From K.C. Johnson of the Chicago Tribune: “The Bulls have called a 2 p.m. news conference Wednesday to announce that Derrick Rose has won the NBA’s Rookie of the Year award. Rose joins Michael Jordan and Elton Brand as the only Bulls to win the award. Rose led rookies in assists (6.3) and minutes played (37.0) and finished second to Memphis’ O.J. Mayo in scoring, averaging 16.8 points per game. … Rose also is the only rookie starting on a playoff team.”
Update! By the Horns reader Prashant provided a couple corrections to Johnson’s article: “K.C. got at least two facts wrong, just in the sentences you snippeted — Rose is actually 2nd in minutes played (behind Mayo), and as for rookies starting for playoff teams, ummm, what about Courtney Lee?” Prashant is right. Plus, Pete and Meredith pointed out that rookie Mario Chalmers has been starting for the fifth-seeded Heat all season long. A wag of the finger goes to K.C. for not checking his facts a little more carefully…and a Dikembe Mutumbo-like wag of the finger goes to me for simply assuming he had it right. That there was some lazy blogging.
Some other quick Rose rookie rankings, of the advanced statistical kind: He was 3rd in Value Added (226.1), 3rd in Estimated Wins Added (7.5), 4th in Assist Ratio (25.2), 5th in Usage Rate (22.1) and 10th in PER (16.05). Go here if you’re not sure what those numbers mean. (Here’s some shorthand: They mean he’s really good.)
Speaking as someone who wasn’t initially in favor of the Rose pick — I thought Paxson should go after Michael Beasley to fill their continuing need for inside scoring — it has been a total blast watching him play. I knew he was going to be good, but he was far better out of the gate than I could have expected. He never hit the dreaded rookie wall. He never lost confidence, even when the team was really struggling to beat even the worst of teams back in January. He developed his jump shot during the season. Though far from perfect, particularly on defense, he was a steady presence every single night.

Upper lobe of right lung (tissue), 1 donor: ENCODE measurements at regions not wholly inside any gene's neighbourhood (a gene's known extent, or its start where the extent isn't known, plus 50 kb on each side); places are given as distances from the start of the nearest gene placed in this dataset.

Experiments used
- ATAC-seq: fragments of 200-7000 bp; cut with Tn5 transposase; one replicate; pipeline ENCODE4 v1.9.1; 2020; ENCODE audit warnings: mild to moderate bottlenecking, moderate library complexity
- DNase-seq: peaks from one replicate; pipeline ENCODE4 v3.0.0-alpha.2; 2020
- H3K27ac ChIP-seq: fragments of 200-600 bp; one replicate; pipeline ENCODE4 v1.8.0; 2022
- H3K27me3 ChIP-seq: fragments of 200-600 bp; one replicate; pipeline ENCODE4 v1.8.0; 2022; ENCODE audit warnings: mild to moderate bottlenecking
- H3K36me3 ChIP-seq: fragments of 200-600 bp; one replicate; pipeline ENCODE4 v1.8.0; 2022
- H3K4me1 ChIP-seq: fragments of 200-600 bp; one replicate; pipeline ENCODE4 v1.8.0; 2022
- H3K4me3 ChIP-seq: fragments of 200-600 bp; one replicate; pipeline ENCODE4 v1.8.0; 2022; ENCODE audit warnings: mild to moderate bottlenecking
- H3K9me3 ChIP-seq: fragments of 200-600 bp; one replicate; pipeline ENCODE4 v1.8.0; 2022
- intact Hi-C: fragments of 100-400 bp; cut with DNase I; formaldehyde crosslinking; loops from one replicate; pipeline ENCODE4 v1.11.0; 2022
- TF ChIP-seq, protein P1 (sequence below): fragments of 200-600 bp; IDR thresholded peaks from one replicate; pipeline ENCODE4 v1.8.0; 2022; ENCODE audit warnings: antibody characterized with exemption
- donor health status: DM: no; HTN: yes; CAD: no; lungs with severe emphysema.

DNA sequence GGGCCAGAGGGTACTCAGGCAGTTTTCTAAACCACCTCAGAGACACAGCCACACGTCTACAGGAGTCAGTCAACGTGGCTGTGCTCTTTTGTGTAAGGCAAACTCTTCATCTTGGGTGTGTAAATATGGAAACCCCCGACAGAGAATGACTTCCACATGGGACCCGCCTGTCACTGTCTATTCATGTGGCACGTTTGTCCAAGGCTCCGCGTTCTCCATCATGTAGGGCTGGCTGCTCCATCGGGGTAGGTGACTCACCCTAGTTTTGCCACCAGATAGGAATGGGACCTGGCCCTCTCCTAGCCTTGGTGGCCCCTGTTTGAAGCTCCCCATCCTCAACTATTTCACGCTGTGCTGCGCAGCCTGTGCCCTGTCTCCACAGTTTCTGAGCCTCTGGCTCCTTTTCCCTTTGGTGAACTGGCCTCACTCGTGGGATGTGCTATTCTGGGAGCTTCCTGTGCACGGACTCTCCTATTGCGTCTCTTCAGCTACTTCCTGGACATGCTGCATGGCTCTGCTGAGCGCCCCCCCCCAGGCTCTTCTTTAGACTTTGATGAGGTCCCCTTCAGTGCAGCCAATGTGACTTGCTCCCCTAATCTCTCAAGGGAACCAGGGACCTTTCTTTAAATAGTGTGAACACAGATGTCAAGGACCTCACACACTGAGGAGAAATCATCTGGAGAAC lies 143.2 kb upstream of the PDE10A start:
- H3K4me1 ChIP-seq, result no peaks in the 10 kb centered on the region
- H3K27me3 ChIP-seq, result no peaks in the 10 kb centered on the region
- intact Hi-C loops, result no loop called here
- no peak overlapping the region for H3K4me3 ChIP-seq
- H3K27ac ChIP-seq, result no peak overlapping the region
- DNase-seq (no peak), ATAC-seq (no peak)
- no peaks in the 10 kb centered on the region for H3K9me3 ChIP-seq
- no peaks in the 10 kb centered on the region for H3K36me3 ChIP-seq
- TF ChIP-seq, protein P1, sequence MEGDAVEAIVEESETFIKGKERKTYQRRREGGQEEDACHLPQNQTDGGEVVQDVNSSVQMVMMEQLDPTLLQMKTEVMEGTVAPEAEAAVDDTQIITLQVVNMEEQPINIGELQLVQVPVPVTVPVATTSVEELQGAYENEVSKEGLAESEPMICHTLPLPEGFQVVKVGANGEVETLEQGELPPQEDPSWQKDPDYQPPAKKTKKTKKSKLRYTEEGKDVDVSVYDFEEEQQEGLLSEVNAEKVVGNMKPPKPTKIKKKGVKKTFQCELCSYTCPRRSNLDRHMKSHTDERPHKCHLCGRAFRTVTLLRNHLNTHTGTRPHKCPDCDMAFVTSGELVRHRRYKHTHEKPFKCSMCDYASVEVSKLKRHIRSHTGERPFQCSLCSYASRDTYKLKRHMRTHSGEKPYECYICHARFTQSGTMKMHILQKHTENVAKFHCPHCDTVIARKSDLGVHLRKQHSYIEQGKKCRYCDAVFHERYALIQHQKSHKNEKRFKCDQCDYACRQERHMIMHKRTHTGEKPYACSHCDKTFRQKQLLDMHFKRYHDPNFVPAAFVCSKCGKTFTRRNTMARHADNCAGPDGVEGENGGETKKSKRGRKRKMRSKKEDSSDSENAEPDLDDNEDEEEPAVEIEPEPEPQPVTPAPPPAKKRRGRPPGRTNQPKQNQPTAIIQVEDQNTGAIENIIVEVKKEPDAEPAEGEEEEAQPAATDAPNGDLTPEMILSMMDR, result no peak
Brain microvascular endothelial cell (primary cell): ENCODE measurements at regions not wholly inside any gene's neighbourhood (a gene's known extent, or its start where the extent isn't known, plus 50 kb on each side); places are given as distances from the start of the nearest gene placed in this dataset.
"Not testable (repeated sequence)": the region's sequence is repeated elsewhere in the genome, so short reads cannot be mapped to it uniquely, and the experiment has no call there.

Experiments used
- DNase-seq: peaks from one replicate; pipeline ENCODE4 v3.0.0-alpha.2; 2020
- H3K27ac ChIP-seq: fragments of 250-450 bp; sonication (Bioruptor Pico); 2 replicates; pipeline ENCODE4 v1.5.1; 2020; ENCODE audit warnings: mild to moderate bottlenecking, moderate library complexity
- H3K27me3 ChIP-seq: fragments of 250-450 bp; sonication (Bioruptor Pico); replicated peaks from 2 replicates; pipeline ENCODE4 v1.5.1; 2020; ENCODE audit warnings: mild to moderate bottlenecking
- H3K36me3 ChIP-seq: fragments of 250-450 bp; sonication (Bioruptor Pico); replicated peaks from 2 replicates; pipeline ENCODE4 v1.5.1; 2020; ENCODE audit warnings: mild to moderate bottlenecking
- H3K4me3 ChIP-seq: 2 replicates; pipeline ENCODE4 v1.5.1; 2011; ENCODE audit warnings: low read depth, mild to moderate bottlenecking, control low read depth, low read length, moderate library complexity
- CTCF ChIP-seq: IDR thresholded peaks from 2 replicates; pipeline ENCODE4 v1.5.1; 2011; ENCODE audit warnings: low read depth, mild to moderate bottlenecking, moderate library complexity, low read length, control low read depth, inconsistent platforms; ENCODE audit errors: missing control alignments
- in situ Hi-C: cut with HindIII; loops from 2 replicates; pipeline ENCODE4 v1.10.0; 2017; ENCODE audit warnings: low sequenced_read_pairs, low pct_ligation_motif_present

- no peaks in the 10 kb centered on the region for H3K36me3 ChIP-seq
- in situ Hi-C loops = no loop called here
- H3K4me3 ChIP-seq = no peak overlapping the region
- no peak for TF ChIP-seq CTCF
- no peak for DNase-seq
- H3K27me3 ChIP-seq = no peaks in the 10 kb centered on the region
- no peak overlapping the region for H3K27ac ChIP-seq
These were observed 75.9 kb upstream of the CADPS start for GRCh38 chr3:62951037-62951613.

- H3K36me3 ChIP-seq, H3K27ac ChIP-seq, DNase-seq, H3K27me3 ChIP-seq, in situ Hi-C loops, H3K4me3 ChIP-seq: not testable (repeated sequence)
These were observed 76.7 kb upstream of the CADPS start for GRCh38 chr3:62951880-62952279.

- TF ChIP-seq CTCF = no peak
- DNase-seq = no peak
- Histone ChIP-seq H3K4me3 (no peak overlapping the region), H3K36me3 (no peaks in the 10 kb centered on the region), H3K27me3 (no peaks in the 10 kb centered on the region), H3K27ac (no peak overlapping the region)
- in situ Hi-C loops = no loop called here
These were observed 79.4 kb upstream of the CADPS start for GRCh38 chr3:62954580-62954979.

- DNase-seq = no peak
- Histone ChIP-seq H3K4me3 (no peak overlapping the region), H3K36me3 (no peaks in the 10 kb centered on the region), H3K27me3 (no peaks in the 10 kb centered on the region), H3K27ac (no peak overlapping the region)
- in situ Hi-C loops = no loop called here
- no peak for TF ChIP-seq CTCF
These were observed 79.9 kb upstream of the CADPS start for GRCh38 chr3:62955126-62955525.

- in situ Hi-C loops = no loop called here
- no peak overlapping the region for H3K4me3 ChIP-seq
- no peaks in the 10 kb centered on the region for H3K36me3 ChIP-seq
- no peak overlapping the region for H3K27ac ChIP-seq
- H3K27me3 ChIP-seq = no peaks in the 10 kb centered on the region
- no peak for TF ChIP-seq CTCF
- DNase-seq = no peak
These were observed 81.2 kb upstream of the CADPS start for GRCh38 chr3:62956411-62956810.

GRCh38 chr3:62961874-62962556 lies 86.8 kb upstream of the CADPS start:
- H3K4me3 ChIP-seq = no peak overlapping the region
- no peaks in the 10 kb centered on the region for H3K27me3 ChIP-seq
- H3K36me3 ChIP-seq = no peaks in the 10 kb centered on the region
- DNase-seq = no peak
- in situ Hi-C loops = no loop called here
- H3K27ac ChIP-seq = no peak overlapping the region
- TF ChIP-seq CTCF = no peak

What’s more, Derrick gives me real hope for the team’s future. Even when experts were foolishly projecting the Bulls as a potential Finals team after their overachieving 2006-07 campaign, I never felt like they had “it.” You know, the superstar power necessary to make it to The Next Level. Well, Derrick is “it.” I really believe that. And this award…well, get ready, because it’s going to be the first of many.
Another update! By the Horns reader Brad had this to say about Derrick: “You know my favorite thing about Rose? Sure he has tremendous quickness. His ability to finish at the rim is incredible. Gaining a jump shot during the season is impressive. And his assist-to-turnover ratio is excellent. But my favorite thing? I just really LIKE him. And that I mean as a person. I would root for him if he was the last guy on the bench. I would root for him in a rec league game. I would enjoy having him over for a backyard BBQ. He just seems to be a quality person as well as a jaw dropping talent.”